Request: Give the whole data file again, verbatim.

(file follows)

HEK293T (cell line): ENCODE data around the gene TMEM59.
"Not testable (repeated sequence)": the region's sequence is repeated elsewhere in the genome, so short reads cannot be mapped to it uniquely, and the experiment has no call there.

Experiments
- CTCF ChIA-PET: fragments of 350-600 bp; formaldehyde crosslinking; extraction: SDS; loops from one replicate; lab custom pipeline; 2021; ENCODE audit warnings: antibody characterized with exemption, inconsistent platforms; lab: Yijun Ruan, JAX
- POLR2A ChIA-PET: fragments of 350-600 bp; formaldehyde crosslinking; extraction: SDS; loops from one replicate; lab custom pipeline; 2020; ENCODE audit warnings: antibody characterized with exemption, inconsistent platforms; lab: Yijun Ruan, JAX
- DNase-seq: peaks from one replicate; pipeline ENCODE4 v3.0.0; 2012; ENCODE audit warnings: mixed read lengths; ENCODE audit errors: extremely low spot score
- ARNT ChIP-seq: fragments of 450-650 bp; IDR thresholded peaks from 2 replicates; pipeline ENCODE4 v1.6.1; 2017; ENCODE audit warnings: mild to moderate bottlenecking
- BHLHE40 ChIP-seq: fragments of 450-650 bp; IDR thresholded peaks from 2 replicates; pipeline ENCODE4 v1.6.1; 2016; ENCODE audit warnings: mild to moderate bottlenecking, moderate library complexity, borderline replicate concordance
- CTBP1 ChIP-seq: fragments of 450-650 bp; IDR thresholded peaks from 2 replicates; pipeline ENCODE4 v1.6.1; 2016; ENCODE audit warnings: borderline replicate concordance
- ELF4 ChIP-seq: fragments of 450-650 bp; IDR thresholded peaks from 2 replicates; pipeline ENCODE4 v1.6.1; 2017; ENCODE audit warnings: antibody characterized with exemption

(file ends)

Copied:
HEK293T (cell line): ENCODE data around the gene TMEM59.
"Not testable (repeated sequence)": the region's sequence is repeated elsewhere in the genome, so short reads cannot be mapped to it uniquely, and the experiment has no call there.

Experiments
- CTCF ChIA-PET: fragments of 350-600 bp; formaldehyde crosslinking; extraction: SDS; loops from one replicate; lab custom pipeline; 2021; ENCODE audit warnings: antibody characterized with exemption, inconsistent platforms; lab: Yijun Ruan, JAX
- POLR2A ChIA-PET: fragments of 350-600 bp; formaldehyde crosslinking; extraction: SDS; loops from one replicate; lab custom pipeline; 2020; ENCODE audit warnings: antibody characterized with exemption, inconsistent platforms; lab: Yijun Ruan, JAX
- DNase-seq: peaks from one replicate; pipeline ENCODE4 v3.0.0; 2012; ENCODE audit warnings: mixed read lengths; ENCODE audit errors: extremely low spot score
- ARNT ChIP-seq: fragments of 450-650 bp; IDR thresholded peaks from 2 replicates; pipeline ENCODE4 v1.6.1; 2017; ENCODE audit warnings: mild to moderate bottlenecking
- BHLHE40 ChIP-seq: fragments of 450-650 bp; IDR thresholded peaks from 2 replicates; pipeline ENCODE4 v1.6.1; 2016; ENCODE audit warnings: mild to moderate bottlenecking, moderate library complexity, borderline replicate concordance
- CTBP1 ChIP-seq: fragments of 450-650 bp; IDR thresholded peaks from 2 replicates; pipeline ENCODE4 v1.6.1; 2016; ENCODE audit warnings: borderline replicate concordance
- ELF4 ChIP-seq: fragments of 450-650 bp; IDR thresholded peaks from 2 replicates; pipeline ENCODE4 v1.6.1; 2017; ENCODE audit warnings: antibody characterized with exemption